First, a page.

In Galatians 5:16-22, we find God changes us from being under the power of the flesh (the power that opposes God’s will for us to love one another) to peoples embodying the “Fruit of the Spirit: love, joy, peace patience, kindness, goodness, faithfulness, gentleness and self-control.”  Then he says, “There is no law against such things.”  There is simply no limit to how much you can love, or how good or kind you can be.  Wouldn’t the world be better off with a little more self-control?

The Holy Spirit wants to change us.  It is not us, not what we do, but the Holy Spirit within us when we cooperate, when we say “Yes.” Paul tells in Philippians, “I am confident in this, that the one who began a good work in you will bring it to completion by the day of Jesus Christ.”

So may it be for us all.  Amen.


Sermon Summary (3/15/20) “What We Believe About Jesus Matters” (Matthew 16:13-16; Galatians 1:1-5; The Apostle’s Creed.)

I just shake my head.  I recall a conversation with my pastor when I said, “I believe in God, but I’m just not sure about this Jesus.”  He said nothing.  Either he was biting his tongue or in his wisdom he knew that I’d figure it out. 

But I wasn’t the only one. Jesus asked, “Who do people say that I am...who do you say that I am.”  We find out later that Peter didn’t fully understand when he said, “You are the Messiah, the Christ, the Son of the Living God.” 

But who do you say that I am?  We are in series of sermons on the Apostle’s Creed, the dogma of Christianity, what nearly all believe about our faith.  “I believe…”  But it’s one thing to believe, quite another to change our hearts, change our behavior.  What you believe about Jesus matters.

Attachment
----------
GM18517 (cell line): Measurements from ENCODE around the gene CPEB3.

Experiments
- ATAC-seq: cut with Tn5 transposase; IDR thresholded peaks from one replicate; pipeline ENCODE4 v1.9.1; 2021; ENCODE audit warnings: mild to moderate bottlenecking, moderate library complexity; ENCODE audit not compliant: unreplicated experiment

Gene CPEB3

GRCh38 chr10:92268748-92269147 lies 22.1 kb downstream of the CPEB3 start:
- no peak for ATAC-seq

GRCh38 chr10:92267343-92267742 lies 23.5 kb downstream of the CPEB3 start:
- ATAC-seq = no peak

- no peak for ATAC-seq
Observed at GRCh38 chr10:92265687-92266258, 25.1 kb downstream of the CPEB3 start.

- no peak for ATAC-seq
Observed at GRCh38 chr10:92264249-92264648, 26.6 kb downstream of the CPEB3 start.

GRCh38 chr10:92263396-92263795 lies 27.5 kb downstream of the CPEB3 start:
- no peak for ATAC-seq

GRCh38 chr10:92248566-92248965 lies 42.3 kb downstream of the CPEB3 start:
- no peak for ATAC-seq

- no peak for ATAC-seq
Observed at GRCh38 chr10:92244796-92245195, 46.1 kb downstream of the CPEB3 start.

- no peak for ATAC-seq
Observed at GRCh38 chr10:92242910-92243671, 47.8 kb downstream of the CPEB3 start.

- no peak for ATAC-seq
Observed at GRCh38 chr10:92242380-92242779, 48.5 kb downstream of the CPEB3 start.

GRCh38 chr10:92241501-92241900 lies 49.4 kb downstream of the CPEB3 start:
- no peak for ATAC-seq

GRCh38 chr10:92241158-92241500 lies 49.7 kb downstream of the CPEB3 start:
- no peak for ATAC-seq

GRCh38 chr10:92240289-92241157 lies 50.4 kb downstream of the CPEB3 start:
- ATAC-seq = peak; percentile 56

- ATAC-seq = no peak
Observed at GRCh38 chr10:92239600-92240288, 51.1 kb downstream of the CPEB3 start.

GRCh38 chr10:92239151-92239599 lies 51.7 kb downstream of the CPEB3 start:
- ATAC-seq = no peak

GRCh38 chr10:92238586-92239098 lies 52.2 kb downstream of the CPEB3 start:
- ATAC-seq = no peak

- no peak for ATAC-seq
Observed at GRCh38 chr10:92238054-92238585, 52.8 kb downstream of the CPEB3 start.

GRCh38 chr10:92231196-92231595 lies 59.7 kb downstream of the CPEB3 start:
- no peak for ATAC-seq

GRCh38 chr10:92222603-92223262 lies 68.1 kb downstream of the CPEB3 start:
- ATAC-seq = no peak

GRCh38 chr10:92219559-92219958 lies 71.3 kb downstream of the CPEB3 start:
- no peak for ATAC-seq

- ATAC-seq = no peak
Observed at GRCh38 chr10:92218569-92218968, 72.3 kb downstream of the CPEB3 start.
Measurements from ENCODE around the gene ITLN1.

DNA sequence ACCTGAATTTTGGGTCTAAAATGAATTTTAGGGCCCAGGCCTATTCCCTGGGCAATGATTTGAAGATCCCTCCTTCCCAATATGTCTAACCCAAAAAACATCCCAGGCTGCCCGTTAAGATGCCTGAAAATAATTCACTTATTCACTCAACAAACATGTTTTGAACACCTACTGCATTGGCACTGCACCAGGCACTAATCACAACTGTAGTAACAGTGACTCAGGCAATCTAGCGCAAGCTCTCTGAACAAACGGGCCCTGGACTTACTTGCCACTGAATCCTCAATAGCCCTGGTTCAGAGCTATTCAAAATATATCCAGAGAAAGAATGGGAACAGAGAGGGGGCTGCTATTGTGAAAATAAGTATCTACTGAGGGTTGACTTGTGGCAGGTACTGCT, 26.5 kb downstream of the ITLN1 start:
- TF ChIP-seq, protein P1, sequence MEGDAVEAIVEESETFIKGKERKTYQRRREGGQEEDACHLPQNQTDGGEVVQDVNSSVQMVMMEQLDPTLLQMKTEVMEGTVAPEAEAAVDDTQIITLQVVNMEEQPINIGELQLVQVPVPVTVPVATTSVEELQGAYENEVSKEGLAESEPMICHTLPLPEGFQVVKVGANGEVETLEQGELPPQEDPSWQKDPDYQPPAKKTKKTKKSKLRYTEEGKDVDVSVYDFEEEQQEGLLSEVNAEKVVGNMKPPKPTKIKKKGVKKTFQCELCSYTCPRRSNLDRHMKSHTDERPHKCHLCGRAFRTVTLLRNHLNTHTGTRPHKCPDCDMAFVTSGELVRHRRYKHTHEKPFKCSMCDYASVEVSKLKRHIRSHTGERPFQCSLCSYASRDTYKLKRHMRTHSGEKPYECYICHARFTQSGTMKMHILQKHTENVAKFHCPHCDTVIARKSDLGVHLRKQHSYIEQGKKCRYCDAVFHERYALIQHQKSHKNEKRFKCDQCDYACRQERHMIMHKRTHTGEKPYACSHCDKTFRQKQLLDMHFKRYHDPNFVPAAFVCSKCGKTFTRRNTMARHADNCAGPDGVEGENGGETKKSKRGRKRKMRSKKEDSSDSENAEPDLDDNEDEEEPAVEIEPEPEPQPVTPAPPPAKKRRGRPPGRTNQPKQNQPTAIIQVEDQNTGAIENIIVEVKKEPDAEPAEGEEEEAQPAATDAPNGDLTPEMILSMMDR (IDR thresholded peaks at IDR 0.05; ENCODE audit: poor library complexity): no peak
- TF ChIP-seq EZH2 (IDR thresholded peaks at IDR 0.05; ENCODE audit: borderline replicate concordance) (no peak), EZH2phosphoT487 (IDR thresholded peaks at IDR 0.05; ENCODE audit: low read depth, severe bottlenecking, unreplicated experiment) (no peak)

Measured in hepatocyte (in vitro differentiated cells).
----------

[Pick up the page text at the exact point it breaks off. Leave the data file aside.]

Many today say it doesn’t matter.  The largest growing religious group in America are the “None of the Aboves” the “Nones.”  Yet it is a consensus from non-biblical sources that Jesus lived, walked, taught, was crucified at the hands of Pontius Pilate, that his disciples reported that he rose from the dead.  The “Nones” would say that is myth, legend, made up four centuries later.  I’m going to show you that what we say in the Apostle’s Creed was believed weeks, months, or a few short years after his death if not at the time of his death by hundreds of people and surely by his disciples.

The miracles of Jesus were to show that he was divine, power over the spirit world, “Who is this that even the unclean spirits obey him?” Power over disease by healing Peter’s mother-in-law; no one can forgive sins but God; Power over chaos (creation), “Who is this that even the winds and the waves obey him?”  For those who followed Jesus, he was the divine Son of Godl

The earliest creed of the more than likely dating from 35 to 35 ad was “Jesus is Lord.” (1 Cor 12:3) The sign of the fish, IXTHUS, “Jesus Christ, God’s Son, Savior,” was from the late first century.  In the 2d or 3d century came the Old Roman Symbol, nearly identical to the Apostle’s Creed.  Lastly, Paul’s introduction to the Galatians states “Jesus is Lord,” “Jesus is Son,” “Jesus is Christ,” “Jesus gave himself up for our sins,” “Jesus died for us,” “Jesus rose again,” all as Creed which had to be part of the church by 40 ad.  Philippians and Colossians have hymns of he early church declaring the divinity of Christ that have to range from the 40s ad.

So what do you believe about Jesus?  That he is Savior?  That he died for me?  That he rose again?  That’s what the Apostles believed and they would go to their deaths before they would recant of their beliefs.